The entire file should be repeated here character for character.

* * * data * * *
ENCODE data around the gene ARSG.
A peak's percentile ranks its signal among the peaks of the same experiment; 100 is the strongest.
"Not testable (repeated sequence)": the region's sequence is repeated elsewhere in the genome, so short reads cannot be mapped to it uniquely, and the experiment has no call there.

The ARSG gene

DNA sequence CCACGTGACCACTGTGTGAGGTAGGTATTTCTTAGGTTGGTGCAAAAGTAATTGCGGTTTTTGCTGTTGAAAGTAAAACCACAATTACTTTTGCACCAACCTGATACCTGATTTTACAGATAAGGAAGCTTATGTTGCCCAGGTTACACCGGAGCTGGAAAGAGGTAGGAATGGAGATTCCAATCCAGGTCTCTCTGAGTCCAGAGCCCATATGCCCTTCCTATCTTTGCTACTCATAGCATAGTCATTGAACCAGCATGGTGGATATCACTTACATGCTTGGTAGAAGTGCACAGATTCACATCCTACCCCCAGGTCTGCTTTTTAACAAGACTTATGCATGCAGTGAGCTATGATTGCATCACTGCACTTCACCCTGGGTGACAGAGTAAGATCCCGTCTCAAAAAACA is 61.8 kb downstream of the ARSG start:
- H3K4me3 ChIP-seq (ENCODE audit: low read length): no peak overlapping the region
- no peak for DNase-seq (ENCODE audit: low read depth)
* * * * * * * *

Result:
ENCODE data around the gene ARSG.
A peak's percentile ranks its signal among the peaks of the same experiment; 100 is the strongest.
"Not testable (repeated sequence)": the region's sequence is repeated elsewhere in the genome, so short reads cannot be mapped to it uniquely, and the experiment has no call there.

The ARSG gene

DNA sequence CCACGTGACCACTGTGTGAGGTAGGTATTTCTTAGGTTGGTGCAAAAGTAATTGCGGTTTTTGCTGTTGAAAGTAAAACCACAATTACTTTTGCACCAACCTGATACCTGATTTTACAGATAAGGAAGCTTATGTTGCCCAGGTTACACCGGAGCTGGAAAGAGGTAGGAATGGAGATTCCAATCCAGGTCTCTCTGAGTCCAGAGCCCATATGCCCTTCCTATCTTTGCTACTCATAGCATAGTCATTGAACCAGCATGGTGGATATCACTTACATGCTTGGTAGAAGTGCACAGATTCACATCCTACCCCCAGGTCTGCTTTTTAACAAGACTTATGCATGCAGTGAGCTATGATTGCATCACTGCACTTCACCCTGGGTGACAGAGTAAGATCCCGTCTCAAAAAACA is 61.8 kb downstream of the ARSG start:
- H3K4me3 ChIP-seq (ENCODE audit: low read length): no peak overlapping the region
- no peak for DNase-seq (ENCODE audit: low read depth)